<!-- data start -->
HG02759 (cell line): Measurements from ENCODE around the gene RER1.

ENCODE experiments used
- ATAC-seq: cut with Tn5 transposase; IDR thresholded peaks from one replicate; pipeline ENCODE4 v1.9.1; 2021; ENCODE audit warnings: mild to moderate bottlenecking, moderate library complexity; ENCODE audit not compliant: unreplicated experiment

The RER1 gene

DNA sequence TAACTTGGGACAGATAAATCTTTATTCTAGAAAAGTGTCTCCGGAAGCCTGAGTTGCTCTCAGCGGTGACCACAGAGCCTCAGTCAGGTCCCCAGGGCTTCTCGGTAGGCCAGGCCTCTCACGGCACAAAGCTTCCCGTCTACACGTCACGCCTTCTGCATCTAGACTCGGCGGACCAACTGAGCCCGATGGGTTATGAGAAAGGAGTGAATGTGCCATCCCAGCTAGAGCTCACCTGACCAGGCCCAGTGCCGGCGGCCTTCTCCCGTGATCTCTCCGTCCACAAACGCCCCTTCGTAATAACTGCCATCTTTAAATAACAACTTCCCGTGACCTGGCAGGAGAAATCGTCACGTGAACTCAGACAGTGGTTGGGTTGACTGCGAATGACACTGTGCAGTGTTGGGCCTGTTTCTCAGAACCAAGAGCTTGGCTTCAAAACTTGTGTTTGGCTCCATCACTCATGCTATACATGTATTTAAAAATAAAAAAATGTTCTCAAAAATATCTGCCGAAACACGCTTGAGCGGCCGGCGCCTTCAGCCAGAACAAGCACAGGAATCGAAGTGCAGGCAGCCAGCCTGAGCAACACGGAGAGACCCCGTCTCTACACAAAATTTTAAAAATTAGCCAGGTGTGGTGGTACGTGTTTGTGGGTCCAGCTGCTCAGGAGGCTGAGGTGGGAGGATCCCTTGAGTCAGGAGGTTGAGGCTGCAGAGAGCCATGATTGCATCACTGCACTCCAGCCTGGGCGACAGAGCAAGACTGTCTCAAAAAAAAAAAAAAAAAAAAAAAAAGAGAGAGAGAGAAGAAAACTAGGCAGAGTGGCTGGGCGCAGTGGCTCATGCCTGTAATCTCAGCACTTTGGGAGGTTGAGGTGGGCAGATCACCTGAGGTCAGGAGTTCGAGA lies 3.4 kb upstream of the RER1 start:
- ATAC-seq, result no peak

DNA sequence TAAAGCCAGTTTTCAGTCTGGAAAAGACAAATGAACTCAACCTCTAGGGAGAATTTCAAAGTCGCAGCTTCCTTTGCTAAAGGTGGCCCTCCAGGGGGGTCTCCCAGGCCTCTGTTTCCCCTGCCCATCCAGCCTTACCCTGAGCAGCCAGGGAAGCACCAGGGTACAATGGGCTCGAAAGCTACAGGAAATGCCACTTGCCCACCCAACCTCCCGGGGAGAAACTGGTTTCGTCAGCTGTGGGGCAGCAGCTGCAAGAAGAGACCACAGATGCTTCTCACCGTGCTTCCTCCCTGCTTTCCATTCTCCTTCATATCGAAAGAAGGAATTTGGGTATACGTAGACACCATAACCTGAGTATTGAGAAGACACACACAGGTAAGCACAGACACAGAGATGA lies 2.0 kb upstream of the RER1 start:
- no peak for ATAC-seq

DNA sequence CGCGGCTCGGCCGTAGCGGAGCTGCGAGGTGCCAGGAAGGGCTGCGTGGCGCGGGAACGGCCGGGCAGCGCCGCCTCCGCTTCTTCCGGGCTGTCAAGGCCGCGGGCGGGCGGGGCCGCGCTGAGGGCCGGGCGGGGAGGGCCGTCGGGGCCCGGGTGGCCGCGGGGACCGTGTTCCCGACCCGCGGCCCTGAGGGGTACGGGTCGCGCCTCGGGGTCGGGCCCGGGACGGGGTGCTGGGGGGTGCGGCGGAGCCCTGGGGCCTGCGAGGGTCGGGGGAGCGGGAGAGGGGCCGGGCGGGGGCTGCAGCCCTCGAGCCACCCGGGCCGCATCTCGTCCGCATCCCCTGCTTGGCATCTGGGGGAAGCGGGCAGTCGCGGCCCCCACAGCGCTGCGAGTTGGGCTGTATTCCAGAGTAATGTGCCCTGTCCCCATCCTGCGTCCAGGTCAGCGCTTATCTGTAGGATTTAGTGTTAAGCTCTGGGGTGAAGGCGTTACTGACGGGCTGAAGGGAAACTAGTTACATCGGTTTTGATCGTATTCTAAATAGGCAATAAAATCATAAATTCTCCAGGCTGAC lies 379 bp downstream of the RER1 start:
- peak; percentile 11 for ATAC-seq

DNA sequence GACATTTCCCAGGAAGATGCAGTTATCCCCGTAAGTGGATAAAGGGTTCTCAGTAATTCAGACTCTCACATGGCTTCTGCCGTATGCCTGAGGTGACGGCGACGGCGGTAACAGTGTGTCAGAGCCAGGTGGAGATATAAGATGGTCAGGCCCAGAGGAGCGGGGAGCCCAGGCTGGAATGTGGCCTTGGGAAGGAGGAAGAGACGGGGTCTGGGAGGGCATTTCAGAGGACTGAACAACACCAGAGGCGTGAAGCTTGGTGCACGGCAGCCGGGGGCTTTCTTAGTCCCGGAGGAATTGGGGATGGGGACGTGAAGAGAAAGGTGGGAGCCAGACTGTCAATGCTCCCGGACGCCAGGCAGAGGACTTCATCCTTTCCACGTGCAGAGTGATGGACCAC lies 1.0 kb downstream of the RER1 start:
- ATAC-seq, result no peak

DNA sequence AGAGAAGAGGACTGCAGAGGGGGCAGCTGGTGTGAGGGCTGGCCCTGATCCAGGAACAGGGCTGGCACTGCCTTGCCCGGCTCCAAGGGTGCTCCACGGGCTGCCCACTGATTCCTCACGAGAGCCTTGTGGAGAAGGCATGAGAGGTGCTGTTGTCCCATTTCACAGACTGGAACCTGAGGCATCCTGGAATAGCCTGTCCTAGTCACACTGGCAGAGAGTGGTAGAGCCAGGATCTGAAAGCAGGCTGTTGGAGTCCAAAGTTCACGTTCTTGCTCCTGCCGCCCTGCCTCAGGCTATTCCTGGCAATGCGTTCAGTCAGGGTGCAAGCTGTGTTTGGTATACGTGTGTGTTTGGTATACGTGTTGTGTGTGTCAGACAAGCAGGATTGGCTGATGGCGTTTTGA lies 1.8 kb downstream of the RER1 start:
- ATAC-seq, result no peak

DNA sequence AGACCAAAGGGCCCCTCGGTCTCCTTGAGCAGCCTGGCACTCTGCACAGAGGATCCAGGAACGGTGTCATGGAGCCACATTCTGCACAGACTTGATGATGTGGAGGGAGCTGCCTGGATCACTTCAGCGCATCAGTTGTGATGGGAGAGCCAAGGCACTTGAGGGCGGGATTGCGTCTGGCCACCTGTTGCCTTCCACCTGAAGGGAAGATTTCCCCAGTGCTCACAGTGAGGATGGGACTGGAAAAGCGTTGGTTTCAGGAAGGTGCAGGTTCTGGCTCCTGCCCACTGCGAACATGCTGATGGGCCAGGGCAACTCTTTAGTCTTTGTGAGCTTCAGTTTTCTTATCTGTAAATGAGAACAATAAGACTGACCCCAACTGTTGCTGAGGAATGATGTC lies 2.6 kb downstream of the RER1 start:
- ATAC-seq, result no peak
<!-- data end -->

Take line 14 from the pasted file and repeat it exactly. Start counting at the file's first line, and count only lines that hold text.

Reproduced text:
- ATAC-seq, result no peak